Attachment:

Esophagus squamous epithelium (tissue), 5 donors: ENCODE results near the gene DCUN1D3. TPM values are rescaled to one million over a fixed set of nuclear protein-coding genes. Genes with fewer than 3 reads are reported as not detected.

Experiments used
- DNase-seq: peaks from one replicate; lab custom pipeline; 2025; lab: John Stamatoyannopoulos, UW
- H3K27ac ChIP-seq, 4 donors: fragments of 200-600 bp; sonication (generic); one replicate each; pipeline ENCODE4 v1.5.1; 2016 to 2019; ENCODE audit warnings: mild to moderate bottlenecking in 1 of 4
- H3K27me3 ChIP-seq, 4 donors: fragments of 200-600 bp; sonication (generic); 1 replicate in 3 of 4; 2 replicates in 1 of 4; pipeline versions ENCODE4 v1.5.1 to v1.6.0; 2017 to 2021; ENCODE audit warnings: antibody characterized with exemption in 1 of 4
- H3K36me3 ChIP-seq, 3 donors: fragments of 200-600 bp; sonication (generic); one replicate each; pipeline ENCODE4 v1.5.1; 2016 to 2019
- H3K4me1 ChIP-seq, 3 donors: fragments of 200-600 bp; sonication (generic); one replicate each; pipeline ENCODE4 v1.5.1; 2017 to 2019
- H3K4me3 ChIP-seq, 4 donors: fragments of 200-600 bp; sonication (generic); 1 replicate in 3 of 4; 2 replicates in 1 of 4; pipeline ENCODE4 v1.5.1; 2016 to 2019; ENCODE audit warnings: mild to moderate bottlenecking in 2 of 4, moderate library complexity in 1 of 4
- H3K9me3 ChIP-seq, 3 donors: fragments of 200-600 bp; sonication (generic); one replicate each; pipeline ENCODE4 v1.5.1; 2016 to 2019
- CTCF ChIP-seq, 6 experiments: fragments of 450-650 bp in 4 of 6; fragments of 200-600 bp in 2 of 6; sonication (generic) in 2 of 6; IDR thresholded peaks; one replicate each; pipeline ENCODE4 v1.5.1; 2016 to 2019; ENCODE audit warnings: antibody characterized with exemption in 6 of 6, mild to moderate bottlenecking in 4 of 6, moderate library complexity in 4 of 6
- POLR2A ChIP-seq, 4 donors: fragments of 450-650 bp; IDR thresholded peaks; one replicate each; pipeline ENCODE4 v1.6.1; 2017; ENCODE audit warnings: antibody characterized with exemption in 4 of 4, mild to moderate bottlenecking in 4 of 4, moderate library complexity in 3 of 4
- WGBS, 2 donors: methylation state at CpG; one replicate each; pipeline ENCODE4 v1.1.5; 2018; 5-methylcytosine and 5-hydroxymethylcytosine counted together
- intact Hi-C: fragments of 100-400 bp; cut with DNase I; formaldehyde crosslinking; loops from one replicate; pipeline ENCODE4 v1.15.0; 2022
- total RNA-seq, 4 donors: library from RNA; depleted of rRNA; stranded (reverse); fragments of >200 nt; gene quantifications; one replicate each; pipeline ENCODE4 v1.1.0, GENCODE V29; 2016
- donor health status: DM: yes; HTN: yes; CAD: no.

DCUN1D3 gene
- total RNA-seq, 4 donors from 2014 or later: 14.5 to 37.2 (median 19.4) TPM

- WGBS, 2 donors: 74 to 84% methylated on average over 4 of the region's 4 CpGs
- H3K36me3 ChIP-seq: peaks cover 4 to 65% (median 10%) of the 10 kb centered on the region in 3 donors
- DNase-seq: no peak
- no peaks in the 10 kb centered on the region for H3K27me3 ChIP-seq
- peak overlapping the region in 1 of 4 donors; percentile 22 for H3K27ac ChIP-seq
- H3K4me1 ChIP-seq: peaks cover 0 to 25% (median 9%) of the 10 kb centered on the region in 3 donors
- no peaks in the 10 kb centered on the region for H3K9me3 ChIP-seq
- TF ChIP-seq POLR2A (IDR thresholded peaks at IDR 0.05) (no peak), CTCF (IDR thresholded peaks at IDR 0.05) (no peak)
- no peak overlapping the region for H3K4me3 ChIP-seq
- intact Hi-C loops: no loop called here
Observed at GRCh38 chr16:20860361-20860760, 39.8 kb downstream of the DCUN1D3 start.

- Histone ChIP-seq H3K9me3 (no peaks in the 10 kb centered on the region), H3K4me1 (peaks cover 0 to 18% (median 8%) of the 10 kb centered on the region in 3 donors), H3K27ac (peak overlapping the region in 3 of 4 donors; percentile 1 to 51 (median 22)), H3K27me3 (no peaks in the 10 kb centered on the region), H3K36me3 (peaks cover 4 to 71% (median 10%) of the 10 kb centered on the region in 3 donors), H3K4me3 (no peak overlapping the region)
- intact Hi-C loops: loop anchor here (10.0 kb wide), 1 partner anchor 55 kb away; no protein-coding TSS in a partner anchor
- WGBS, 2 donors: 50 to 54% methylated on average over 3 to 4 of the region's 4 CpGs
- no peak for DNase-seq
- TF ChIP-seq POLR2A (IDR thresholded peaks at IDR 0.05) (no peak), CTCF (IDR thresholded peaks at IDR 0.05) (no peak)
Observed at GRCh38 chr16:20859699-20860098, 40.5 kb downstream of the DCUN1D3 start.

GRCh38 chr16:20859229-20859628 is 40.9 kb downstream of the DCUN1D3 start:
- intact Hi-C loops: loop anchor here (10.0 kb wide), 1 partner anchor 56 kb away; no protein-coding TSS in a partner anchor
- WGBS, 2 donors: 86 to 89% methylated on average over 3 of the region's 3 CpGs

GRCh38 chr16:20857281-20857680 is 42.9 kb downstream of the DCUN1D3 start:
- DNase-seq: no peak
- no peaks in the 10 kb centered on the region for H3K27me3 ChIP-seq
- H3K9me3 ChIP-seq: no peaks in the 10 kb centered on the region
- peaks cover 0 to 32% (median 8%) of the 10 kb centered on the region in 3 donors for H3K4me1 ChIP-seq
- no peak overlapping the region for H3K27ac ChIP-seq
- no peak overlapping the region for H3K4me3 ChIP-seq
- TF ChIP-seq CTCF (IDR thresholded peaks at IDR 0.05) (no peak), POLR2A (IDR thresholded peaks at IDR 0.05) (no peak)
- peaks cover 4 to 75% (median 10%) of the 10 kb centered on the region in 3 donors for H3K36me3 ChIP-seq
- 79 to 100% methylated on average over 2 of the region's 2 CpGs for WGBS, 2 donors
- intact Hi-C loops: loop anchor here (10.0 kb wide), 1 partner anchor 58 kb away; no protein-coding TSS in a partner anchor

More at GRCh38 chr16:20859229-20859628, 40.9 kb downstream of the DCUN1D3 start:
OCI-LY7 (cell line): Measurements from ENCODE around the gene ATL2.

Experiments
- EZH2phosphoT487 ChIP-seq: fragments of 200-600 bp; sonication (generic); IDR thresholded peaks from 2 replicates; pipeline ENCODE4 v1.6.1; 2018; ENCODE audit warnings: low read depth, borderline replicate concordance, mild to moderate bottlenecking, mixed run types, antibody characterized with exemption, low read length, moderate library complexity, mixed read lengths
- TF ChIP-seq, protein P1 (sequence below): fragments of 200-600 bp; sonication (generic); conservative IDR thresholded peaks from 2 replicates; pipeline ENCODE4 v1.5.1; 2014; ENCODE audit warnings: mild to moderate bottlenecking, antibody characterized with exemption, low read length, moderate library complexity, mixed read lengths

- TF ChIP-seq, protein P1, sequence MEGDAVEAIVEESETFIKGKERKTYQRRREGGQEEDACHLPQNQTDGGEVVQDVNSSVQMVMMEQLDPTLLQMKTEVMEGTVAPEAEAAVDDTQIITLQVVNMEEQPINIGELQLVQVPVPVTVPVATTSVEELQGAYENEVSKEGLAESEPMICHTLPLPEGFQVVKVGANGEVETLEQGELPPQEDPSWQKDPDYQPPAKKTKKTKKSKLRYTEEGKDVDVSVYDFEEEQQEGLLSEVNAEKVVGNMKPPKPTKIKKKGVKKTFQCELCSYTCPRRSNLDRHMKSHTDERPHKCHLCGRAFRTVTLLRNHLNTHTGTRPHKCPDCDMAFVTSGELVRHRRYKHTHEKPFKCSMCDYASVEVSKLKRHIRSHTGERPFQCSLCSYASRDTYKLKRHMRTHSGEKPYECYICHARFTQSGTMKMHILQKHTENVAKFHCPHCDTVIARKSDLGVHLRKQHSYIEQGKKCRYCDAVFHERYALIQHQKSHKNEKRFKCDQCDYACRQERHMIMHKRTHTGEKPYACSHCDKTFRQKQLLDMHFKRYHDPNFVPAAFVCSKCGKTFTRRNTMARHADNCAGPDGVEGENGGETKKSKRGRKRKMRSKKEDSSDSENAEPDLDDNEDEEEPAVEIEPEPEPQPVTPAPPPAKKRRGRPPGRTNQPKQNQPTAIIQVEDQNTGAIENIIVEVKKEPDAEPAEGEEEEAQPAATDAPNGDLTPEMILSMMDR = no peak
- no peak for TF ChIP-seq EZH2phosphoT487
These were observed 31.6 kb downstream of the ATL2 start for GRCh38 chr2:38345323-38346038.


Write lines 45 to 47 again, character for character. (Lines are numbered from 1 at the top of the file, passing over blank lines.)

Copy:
- TF ChIP-seq CTCF (IDR thresholded peaks at IDR 0.05) (no peak), POLR2A (IDR thresholded peaks at IDR 0.05) (no peak)
- peaks cover 4 to 75% (median 10%) of the 10 kb centered on the region in 3 donors for H3K36me3 ChIP-seq
- 79 to 100% methylated on average over 2 of the region's 2 CpGs for WGBS, 2 donors